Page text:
School vouchers revisited

by Stephen Tall on May 28, 2007

An interesting idea courtesy Kenneth Baker in yesterday’s Torygraph:

We should introduce an education credit equivalent to the amount the state pays for a primary education place, £3,150, and a secondary school place, £4,070, to those parents whose children attend a school that is designated by the Department for Education and Skills as failing, and who are dissatisfied with the education provided for their children. The parents of pupils in such schools would have the cash to purchase better education for their children, either in a local state school or at an independent school. This would achieve greater social mobility than undermining the grammar schools. Education at independent schools costs more than this, but such a change would encourage the start-up of new schools, particularly at the primary level, geared to that level of funding.

I have argued before in favour of school vouchers; with some misgivings, as I’m not sure their introduction would usher in a problem-free panacea. Lord Baker’s proposal does at least side-step the usual first argument against vouchers: that they will simply subsidise those parents who already pay for their kids to have a private education. I suspect, though, that introducing such a partial scheme would simply shift the inequalities between different catchment areas within a locality.

However, it does at least attempt to grapple with the key educational problem facing us today: how to offer equality of opportunity to young people in a society which segregates according to who can afford to buy a house near a good school. Those who oppose school vouchers need to suggest a practical solution to remedy this very real problem.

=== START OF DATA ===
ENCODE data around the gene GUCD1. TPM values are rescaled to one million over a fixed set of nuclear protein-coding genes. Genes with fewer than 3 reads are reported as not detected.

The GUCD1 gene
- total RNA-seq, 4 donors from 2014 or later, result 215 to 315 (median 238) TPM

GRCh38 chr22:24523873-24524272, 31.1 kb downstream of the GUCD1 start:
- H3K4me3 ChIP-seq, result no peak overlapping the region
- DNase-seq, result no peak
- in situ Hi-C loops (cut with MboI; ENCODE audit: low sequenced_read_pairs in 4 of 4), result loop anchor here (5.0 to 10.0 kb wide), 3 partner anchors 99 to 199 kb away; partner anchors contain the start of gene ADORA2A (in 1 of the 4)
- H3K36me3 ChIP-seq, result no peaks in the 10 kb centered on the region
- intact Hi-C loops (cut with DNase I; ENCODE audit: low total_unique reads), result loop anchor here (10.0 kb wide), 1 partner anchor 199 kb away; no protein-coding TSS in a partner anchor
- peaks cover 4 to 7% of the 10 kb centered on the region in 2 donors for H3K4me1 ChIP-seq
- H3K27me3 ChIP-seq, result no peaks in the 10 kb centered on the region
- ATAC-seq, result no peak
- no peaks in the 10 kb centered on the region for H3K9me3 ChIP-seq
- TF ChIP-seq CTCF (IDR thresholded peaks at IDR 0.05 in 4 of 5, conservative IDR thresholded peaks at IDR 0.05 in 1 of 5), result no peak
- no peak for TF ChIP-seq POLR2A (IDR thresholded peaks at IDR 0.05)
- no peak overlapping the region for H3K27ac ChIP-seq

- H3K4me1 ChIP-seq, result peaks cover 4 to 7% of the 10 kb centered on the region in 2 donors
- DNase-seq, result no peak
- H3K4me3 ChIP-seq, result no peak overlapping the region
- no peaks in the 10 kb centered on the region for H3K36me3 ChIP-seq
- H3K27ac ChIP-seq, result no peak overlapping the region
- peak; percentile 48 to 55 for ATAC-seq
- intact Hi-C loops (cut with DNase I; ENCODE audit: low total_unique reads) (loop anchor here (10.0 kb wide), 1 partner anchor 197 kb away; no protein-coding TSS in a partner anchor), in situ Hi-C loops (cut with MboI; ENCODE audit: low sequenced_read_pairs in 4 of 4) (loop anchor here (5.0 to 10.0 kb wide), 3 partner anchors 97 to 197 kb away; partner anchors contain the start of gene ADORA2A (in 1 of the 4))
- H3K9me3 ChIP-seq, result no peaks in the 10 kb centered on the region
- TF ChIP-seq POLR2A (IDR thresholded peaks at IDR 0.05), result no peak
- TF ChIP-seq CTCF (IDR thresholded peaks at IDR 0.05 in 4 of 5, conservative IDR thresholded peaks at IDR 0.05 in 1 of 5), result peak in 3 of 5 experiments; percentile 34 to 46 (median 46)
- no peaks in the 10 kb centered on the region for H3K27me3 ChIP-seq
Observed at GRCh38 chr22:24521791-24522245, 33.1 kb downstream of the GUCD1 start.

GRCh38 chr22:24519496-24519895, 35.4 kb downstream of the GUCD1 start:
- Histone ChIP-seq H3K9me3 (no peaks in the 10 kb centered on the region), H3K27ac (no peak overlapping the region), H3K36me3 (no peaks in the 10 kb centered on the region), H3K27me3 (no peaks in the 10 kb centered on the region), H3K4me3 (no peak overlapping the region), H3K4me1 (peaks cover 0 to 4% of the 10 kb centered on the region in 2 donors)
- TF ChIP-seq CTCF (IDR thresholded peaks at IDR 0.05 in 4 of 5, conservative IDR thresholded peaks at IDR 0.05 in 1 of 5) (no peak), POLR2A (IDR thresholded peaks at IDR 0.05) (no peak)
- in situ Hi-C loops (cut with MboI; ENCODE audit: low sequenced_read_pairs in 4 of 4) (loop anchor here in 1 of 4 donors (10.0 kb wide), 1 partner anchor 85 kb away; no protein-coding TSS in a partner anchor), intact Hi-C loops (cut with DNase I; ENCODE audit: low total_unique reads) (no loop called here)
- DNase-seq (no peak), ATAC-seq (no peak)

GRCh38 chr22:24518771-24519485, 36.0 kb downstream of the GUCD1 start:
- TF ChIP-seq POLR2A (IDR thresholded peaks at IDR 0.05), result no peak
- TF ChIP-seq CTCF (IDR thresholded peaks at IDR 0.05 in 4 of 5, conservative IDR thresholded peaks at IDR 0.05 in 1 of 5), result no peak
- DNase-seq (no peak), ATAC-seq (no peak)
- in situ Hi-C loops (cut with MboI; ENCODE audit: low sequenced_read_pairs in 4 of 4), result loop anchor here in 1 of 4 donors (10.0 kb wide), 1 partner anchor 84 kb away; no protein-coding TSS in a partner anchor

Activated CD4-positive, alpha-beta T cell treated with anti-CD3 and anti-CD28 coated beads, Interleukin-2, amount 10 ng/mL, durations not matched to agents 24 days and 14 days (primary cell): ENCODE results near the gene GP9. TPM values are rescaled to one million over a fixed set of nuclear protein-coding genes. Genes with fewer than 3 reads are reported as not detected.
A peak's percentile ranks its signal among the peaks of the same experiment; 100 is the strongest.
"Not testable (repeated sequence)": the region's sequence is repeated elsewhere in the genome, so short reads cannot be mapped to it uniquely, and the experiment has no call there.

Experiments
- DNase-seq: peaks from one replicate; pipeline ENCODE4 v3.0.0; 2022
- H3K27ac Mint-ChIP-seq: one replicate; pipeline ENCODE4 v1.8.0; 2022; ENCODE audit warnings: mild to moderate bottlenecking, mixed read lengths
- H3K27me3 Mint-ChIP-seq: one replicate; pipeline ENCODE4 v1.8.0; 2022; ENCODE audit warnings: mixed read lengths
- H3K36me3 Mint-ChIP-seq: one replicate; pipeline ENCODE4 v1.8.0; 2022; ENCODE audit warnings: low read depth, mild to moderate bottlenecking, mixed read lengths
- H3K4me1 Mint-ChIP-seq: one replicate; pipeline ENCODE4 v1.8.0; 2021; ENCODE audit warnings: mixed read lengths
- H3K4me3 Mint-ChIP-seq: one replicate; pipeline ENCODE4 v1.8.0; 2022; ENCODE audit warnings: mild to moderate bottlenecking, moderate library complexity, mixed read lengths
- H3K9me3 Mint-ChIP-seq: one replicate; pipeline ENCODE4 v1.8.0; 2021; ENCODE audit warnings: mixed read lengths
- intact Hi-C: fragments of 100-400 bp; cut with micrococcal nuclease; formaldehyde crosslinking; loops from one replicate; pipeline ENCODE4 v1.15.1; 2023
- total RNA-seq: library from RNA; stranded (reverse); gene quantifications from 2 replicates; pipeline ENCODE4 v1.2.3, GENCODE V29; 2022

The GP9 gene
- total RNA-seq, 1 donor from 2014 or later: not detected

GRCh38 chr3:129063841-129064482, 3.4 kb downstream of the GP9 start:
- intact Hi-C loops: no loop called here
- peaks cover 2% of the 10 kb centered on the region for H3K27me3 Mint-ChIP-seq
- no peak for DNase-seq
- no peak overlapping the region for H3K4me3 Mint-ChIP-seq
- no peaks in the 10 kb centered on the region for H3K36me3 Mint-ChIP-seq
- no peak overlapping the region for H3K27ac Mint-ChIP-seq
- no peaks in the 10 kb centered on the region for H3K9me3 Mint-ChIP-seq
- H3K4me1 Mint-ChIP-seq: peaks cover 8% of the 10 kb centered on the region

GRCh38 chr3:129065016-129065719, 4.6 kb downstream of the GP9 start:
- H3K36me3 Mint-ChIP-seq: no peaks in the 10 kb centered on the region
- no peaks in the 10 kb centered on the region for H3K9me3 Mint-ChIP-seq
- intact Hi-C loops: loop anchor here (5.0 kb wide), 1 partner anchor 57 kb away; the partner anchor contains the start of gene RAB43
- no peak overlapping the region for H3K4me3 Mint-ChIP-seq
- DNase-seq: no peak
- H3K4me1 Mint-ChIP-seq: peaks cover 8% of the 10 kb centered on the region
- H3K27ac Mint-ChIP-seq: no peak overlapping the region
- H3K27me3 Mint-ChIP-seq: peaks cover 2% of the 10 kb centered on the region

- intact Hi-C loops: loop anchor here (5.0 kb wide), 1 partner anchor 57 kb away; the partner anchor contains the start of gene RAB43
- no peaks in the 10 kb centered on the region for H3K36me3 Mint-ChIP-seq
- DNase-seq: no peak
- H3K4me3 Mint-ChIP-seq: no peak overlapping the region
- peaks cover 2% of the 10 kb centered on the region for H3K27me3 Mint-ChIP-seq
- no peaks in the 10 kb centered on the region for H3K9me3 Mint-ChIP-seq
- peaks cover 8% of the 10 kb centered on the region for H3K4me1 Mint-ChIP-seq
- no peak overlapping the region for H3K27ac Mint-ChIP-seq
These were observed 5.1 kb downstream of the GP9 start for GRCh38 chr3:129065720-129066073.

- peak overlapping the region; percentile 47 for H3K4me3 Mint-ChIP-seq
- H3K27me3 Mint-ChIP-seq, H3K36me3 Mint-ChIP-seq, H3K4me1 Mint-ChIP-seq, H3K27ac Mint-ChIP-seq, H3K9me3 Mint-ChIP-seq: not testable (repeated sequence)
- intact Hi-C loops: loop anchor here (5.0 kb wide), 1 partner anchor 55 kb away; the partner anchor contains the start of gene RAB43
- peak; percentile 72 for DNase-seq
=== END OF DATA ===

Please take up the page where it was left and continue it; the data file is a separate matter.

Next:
PS: as an aside, are ‘staff inset training days’ still known as ‘Baker Days’, as they were way back in my day?

3 comments

“[I]t does at least attempt to grapple with the key educational problem facing us today: how to offer equality of opportunity to young people in a society which segregates according to who can afford to buy a house near a good school.”

I wonder if anyone can suggest anything provided by the private sector where it has proved necessary to purchase a house in the vicinity of the few decent providers in order to avail oneself of their services….

Now tell me why we shouldn’t privatise all schools immediately.

by Bishop Hill on May 28, 2007 at 6:52 pm. Reply #

Several states in the US that offer vouchers do operate this system, and quite successfully.

However, I don’t see why only those attending failing schools should be given freedom of choice.

I don’t really care whether it will subsidise those already exercising choice. Shouldn’t public services be universal?

The point is to inject some real competition into education and break up the cosy monopoly run by the state for the sake of teachers.

After the NUT’s latest disgraceful pay demand (about which I’ll blog tomorrow), that is more desperately needed than ever.

by Tom Papworth on May 29, 2007 at 12:21 am. Reply #

@Birdyword @TimHarford Essentially the same as Tim's – including the same worries! http://t.co/s0E0xSwB

by Stephen Tall on November 17, 2012 at 9:27 pm. Reply #

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